It’s An Urban World

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Green Living


You can’t have a sustainable world without sustainable cities” -Lisa Benton-Short.

Upon entering Dr. Lisa Benton-Short’s office I am first drawn to the bookshelves lined with Starbucks’ “City Mugs” from upwards of 30 cities worldwide that she has collected during her travels as an Urban Geographer. They illustrate her background and her continued work in Urban Geography as she delves deeper into creating more sustainable urban spaces.

Growing up in a rural community in Montana, the thought of city life was always something we had to imagine. Whenever we heard the word “city,” we would think of the stereotypical hustle and bustle of people surrounded by tall buildings mixed with unappealing scenes filled with traffic jams, smoggy horizons, and overflowing landfills. We often missed what Benton-Short points out: the green parks, diverse wildlife, and the sustainable transportation opportunities that cities have to offer.

Acting Locally: It’s in the Bag


Dr. Lisa Benton Short shops with plastic bags just like everybody else. But unlike most cities in the United States, her home of Washington D.C. has a plastic bag fee.

By encouraging individuals to bring their own reusable bags to stores, the amount of plastic bags in the Anacostia and Potomac Rivers has significantly decreased. In January of 2010 alone, the tax generated $150,000 to help clean up the Rivers and decreased plastic bag usage to 3 million bags compared to the monthly 22.5 million bags prior to the tax.

The bag tax helps keep our urban environment beautiful for photographs during boat rides in the Potomac River when the water glistens in the warm sun and helps keep the water clean for serene fishing experiences with friends, family and even your pet dog. Although these are some of my favorite benefits of the tax, they also serve as reasons why the action around the world by cities on climate change is important.

Dr. Benton Short is optimistic that every city can achieve a similar success through everyday adjustments that will add up to something far greater.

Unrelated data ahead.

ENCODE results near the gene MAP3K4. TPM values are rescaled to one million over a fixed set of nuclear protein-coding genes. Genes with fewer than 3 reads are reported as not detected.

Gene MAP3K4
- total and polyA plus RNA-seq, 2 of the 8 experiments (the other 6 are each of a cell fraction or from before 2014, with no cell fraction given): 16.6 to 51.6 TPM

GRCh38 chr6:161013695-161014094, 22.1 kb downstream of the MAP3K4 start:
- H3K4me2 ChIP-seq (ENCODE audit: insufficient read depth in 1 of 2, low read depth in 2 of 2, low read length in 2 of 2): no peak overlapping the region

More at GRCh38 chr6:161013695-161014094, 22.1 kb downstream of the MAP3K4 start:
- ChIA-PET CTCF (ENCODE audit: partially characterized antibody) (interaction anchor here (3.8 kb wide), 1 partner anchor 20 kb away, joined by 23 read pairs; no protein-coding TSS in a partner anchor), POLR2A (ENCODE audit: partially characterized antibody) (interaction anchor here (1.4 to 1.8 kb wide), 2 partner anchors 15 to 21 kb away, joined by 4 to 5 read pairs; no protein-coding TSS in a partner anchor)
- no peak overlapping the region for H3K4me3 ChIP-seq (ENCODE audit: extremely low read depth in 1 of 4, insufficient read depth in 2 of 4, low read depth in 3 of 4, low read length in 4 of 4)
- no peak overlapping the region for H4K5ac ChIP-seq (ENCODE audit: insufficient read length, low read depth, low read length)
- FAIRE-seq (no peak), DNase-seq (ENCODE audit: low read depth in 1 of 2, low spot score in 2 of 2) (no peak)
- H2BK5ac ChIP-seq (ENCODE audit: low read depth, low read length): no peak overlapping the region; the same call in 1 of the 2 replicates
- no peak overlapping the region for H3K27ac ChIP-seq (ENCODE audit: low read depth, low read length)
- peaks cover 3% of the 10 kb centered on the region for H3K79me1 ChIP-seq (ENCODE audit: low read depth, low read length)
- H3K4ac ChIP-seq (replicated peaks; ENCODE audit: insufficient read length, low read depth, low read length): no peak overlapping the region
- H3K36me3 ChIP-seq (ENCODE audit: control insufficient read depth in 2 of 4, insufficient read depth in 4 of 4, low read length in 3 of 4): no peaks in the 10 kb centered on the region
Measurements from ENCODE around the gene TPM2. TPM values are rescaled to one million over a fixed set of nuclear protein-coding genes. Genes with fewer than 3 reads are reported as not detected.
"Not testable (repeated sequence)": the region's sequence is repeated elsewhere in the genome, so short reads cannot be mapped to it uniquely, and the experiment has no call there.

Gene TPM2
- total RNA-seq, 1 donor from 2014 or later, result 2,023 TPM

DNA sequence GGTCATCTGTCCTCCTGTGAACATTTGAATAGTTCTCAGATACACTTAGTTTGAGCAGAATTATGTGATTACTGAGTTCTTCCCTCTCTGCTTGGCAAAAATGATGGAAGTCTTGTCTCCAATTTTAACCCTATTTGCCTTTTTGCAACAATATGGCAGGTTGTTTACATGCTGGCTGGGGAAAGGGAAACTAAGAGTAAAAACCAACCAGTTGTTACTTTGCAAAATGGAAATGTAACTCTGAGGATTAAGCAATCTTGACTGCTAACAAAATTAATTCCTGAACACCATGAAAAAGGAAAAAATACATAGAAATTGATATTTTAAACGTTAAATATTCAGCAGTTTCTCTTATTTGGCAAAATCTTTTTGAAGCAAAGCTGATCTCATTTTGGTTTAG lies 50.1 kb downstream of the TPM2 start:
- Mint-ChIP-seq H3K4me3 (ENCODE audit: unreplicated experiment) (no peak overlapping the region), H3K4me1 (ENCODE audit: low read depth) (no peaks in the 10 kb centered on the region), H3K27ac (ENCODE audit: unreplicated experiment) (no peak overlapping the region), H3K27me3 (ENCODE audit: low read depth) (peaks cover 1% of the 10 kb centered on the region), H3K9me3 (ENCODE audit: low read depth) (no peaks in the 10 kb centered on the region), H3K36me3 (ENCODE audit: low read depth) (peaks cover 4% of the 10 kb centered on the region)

“They’re not that innovative. That’s the thing. They’re very simple. We know how to do a lot of these things. Sometimes it’s the political will to create policy that makes them happen,” said Dr. Benton Short. “Even in the absence of global policy, even in the absence of an articulated U.S national policy on climate change, cities are acting around the world to deal with climate change.” 

– Tim Palmieri

Benton-Short has researched the dynamics of the urban environment from many angles, including planning and public space, urban sustainability, globalization, and immigration. I was able to sit down and talk to her about the emergence of more sustainable cities in the U.S. and around the world. She is still so passionate about her work, and seems to continue to love every aspect of it, even after years of research and work in the field.

She highlights the fact that 54% of the world’s population currently lives in cities with numbers trending higher for the future. By 2050 the world’s population is expected to exceed 9 billion people, with continuing trends an estimated 6.2 billion of those people will be living in urban areas – roughly the same number as the world’s total population in 2002.

One of the things she said that I found most interesting was that there is a demographic shift where young people are staying in cities longer, more people are choosing to raise a family in urban environments, and elderly people are making the move back to cities once their kids have settled down. Benton-Short attributes this shift to cultural influences such as TV shows like Seinfeld and Sex & the City that made living in an urban environment seem “cool” again.

I had always dreamed of living in a city when I got older, partially because of the glamorization of big cities in television and popular culture. When I was looking at college options, Washington, DC seemed like a dream come true. But after spending three years living in DC, and getting the chance to spend some time in other large East Coast cities, DC doesn’t seem nearly big enough!

When it comes to the “American Dream” many people are abandoning the vision of white picket fences and two car garages in favor of city life, and I fit right into that. I imagine raising kids in a large city, or at least close to one. Looking at all of the opportunities and experiences that are available in a large city makes me almost envious that I wasn’t raised closer to one. Benton-Short talked about how more and more children are being raised in cities and families are demanding services and amenities that not only translate into a higher quality of life for everybody but also make for more sustainable cities with expanded parks, outdoor recreational opportunities, and improved public transportation and urban walkability.

Just traveling out to cities on the West Coast, I can see the walkability is distinctly different, and the cities have much less public transportation, but many of these cities still have plans to become more sustainable. Many communities already have sustainability plans looking toward the future; Austin and San Francisco plan to be carbon neutral by 2020, New York City is requiring buildings to use less energy and waives city sales tax on efficient vehicles, and Portland has already installed over 200 miles of designated bike lanes.

There is no doubt the world of our future will be urban. The challenge confronting us today is whether we can make that world an efficient and sustainable one. 

Reflecting On The Urban World

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city living, City planning, public space, sustainable development, urban ecology

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